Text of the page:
where the energy potential terms are either between bonded atoms (``valence interactions'') or through-space (``nonbonded interactions''). Valence interactions include bonds(), angles(), torsions(), and inversions(). The nonbonded interactions are electrostatic(), van der Waals(), and hydrogen bonds(). The valence interactions are generally quite simple, like the bond energy terms in Equation (). The total bond energy is a sum over all bonds in the system, which is typically very close to the number of atoms:
The angle term is very similar and is also the same in both DREIDING and AMBER:
Here, is the angle formed by the atoms , and . Torsion terms are also treated identically in DREIDING and AMBER, but the equation is very different from the equations for bonds and angles:
Here, each four-body torsion is itself a sum of up to six terms, each of which can have its own periodicity. The periodicity is determined by , while determines whether the term has a maximum at or at .
The most complex term in a typical protein forcefield is the inversion term, which is added to ensure that a particular atom , which is bonded to three other atoms ,, and , remains planar or non-planar. AMBER and DREIDING treat this term differently. AMBER uses the angle between the and planes and the equation:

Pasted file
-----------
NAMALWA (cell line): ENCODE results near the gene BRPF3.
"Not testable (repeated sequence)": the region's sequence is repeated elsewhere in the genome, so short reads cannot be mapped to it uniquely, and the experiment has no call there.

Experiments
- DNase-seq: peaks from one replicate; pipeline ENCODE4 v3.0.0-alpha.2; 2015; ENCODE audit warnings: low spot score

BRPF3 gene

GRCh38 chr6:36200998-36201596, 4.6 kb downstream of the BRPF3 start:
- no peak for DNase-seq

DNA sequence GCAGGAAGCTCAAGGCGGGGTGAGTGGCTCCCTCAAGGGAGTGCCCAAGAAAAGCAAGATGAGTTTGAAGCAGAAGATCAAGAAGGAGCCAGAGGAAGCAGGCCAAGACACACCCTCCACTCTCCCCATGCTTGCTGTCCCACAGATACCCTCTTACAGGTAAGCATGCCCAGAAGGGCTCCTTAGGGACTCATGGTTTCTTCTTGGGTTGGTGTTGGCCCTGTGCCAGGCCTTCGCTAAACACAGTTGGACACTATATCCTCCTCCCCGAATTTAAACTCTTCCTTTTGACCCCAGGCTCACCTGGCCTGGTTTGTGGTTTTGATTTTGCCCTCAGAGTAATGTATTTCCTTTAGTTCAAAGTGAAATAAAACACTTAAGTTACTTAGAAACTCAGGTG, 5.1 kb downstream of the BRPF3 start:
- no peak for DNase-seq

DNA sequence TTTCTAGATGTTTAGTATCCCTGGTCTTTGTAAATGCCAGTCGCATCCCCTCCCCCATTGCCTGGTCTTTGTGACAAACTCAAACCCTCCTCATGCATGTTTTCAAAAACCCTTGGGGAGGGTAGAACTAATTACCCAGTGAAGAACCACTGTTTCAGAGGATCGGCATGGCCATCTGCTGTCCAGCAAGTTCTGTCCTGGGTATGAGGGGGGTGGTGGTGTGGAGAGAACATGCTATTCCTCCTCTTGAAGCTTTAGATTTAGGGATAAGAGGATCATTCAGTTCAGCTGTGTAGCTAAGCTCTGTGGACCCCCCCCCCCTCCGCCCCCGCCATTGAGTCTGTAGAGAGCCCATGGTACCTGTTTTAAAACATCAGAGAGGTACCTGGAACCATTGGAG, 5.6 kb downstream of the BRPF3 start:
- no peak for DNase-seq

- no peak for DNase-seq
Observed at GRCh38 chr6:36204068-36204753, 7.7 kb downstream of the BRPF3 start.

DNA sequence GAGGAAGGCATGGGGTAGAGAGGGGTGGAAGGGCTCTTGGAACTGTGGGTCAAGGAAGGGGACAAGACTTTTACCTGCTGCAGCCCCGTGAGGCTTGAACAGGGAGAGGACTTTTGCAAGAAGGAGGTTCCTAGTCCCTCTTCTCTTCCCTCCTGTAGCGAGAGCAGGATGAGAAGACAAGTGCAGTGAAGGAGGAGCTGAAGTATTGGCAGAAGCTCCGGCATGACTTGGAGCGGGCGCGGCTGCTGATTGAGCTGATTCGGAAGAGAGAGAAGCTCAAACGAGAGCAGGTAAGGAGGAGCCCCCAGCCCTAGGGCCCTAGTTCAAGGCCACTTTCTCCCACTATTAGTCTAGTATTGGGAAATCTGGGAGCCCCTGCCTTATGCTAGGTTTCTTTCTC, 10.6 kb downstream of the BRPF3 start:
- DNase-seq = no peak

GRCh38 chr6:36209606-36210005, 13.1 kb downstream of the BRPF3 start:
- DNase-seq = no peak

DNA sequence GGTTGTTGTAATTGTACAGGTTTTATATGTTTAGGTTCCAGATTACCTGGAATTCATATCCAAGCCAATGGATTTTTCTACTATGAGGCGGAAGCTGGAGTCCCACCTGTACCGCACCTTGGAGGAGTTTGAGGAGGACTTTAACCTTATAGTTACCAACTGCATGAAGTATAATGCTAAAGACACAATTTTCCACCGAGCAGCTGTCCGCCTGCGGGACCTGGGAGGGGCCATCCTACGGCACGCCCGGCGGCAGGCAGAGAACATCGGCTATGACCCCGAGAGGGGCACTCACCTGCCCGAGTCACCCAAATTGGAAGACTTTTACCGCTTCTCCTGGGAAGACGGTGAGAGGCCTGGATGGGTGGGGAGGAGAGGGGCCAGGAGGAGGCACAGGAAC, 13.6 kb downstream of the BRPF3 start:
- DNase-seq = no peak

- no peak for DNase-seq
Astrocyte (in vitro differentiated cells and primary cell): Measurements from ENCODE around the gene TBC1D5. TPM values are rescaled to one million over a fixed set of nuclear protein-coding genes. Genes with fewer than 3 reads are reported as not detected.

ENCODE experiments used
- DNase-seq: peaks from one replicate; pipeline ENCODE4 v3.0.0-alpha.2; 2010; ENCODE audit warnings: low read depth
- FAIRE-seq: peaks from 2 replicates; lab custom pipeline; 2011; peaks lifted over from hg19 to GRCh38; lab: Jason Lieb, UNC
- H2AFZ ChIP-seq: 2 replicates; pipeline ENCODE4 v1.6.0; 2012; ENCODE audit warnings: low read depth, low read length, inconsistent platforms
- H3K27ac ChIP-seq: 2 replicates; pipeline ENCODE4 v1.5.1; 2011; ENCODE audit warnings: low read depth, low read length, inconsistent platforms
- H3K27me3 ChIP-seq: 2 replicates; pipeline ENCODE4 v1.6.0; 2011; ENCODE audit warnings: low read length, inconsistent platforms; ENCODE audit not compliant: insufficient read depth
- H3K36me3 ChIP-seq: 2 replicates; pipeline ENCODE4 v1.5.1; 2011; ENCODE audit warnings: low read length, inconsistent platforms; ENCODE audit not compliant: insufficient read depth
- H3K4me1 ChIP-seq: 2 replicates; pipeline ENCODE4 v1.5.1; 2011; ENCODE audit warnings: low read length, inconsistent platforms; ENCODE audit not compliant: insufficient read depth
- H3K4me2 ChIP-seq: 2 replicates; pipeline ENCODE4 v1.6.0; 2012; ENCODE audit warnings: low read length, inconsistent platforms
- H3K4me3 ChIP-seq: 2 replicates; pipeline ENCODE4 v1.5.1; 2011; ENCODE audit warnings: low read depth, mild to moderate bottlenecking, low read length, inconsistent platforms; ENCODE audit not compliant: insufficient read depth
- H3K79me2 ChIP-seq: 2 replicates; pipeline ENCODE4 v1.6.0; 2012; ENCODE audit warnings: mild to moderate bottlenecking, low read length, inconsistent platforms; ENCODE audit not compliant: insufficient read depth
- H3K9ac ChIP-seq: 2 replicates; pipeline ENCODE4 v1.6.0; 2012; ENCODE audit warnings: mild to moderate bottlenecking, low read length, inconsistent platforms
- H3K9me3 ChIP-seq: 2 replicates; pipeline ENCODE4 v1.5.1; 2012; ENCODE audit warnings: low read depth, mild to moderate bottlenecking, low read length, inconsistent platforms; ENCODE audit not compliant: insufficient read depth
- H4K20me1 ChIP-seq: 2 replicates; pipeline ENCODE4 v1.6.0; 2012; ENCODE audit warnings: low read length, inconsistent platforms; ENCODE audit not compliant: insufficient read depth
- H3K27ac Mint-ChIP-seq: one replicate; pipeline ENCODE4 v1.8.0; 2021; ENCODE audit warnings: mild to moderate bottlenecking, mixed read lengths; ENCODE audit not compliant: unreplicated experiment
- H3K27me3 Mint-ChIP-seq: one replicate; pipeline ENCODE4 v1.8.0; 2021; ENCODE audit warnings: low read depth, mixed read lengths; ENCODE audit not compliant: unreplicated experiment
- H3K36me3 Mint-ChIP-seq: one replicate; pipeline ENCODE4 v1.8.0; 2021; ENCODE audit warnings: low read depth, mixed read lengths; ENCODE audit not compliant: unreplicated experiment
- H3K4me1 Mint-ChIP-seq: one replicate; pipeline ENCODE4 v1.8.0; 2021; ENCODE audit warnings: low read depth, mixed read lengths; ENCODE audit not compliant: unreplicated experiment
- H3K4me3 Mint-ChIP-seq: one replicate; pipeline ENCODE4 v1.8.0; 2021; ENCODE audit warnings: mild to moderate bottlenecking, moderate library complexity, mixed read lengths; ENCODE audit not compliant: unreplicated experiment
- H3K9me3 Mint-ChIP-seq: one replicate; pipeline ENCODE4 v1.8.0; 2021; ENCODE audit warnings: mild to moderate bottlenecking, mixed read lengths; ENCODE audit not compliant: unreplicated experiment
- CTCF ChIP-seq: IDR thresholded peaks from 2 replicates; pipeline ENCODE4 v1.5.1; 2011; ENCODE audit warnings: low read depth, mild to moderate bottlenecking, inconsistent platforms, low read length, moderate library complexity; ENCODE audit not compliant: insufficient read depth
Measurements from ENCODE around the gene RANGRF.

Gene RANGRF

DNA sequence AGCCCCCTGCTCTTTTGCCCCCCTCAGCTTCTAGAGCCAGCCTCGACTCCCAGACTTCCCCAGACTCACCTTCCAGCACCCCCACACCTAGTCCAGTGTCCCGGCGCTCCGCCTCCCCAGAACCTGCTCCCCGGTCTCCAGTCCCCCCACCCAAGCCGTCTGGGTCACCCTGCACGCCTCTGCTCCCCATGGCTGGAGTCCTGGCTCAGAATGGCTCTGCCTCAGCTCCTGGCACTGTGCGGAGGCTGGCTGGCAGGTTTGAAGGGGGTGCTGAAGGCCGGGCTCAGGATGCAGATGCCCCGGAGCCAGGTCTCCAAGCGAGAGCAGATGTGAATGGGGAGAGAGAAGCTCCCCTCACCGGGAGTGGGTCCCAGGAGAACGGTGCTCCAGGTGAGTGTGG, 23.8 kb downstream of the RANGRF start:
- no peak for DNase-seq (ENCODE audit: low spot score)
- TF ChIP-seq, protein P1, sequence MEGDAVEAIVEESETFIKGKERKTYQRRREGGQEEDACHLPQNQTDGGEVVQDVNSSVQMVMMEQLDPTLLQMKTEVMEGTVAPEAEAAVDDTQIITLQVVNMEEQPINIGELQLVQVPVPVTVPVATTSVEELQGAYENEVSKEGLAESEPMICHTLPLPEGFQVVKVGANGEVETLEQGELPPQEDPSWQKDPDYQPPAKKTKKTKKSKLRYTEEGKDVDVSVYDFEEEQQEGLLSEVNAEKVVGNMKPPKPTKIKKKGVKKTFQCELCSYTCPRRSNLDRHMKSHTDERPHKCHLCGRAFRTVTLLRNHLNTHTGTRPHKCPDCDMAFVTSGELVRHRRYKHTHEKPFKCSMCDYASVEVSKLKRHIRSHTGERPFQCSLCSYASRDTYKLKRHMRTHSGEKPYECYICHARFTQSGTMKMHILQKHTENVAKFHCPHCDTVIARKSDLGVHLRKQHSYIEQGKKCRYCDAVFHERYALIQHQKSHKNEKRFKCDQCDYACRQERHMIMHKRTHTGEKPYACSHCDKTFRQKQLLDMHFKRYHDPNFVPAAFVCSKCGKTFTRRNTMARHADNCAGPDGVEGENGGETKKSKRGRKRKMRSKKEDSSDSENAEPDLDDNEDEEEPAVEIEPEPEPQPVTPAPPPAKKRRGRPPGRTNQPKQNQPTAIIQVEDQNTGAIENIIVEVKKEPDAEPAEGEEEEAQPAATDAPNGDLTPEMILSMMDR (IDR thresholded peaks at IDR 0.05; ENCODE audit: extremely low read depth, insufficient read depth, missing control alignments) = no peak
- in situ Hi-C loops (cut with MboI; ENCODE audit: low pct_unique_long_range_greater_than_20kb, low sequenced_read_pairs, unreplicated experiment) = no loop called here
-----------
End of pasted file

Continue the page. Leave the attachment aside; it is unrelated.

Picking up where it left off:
Planarity is enforced by and a tetrahedral geometry is enforced by . The DREIDING forcefield uses a different angle between the and planes and a simpler harmonic term:
Note that and are unrelated to the important and backbone dihedrals of proteins. For more details, see the AMBER and DREIDING papers.
Nonbonded interactions. The number of valence interactions that must be calculated for a molecule is usually proportional to the number of atoms, . The number of nonbonded terms, however is roughly proportional to , because they involve almost all possible pairs of atoms. It is slightly less than because two atoms involved in a particular bond or angle are not considered to have a through-space interaction. Also, it is very common to ignore interactions between atoms too far apart in space (typically, more than 9 Å), even though this technique can be quite inaccurate (N. Karasawa and H.Q. Ding, unpublished data). Nevertheless, for large systems, the bulk of computational time is spent calculating the nonbonded interactions, so a great deal of work has been done to optimize these calculations for vector and parallel processors. There has also been considerable work in developing new methods of accurate nonbond calculations which are proportional to (see Reference ). Nevertheless, most calculations are done using the techniques.